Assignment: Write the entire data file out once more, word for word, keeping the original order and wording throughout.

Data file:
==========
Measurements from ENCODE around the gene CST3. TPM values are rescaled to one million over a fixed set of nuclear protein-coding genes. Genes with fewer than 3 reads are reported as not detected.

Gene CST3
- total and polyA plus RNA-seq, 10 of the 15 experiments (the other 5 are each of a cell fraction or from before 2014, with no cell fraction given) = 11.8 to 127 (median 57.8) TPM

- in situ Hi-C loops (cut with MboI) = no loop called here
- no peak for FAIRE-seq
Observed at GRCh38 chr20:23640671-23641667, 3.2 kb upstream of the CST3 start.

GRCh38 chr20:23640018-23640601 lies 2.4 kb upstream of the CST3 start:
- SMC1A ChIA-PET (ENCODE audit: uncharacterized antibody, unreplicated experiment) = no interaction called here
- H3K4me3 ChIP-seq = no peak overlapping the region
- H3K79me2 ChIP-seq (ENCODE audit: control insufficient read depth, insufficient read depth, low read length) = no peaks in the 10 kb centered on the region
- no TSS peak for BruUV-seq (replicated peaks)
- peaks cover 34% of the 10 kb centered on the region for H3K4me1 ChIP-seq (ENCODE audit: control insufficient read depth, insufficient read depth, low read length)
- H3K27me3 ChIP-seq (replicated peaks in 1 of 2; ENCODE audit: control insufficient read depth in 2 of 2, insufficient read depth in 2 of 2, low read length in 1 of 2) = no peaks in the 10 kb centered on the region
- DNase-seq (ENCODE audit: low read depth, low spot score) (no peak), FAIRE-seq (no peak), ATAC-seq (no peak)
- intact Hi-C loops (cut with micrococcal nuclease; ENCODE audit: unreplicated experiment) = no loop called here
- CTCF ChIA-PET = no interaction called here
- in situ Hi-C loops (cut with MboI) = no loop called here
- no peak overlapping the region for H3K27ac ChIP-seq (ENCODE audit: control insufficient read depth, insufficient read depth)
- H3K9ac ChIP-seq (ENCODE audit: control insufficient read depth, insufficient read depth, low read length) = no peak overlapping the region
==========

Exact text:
Measurements from ENCODE around the gene CST3. TPM values are rescaled to one million over a fixed set of nuclear protein-coding genes. Genes with fewer than 3 reads are reported as not detected.

Gene CST3
- total and polyA plus RNA-seq, 10 of the 15 experiments (the other 5 are each of a cell fraction or from before 2014, with no cell fraction given) = 11.8 to 127 (median 57.8) TPM

- in situ Hi-C loops (cut with MboI) = no loop called here
- no peak for FAIRE-seq
Observed at GRCh38 chr20:23640671-23641667, 3.2 kb upstream of the CST3 start.

GRCh38 chr20:23640018-23640601 lies 2.4 kb upstream of the CST3 start:
- SMC1A ChIA-PET (ENCODE audit: uncharacterized antibody, unreplicated experiment) = no interaction called here
- H3K4me3 ChIP-seq = no peak overlapping the region
- H3K79me2 ChIP-seq (ENCODE audit: control insufficient read depth, insufficient read depth, low read length) = no peaks in the 10 kb centered on the region
- no TSS peak for BruUV-seq (replicated peaks)
- peaks cover 34% of the 10 kb centered on the region for H3K4me1 ChIP-seq (ENCODE audit: control insufficient read depth, insufficient read depth, low read length)
- H3K27me3 ChIP-seq (replicated peaks in 1 of 2; ENCODE audit: control insufficient read depth in 2 of 2, insufficient read depth in 2 of 2, low read length in 1 of 2) = no peaks in the 10 kb centered on the region
- DNase-seq (ENCODE audit: low read depth, low spot score) (no peak), FAIRE-seq (no peak), ATAC-seq (no peak)
- intact Hi-C loops (cut with micrococcal nuclease; ENCODE audit: unreplicated experiment) = no loop called here
- CTCF ChIA-PET = no interaction called here
- in situ Hi-C loops (cut with MboI) = no loop called here
- no peak overlapping the region for H3K27ac ChIP-seq (ENCODE audit: control insufficient read depth, insufficient read depth)
- H3K9ac ChIP-seq (ENCODE audit: control insufficient read depth, insufficient read depth, low read length) = no peak overlapping the region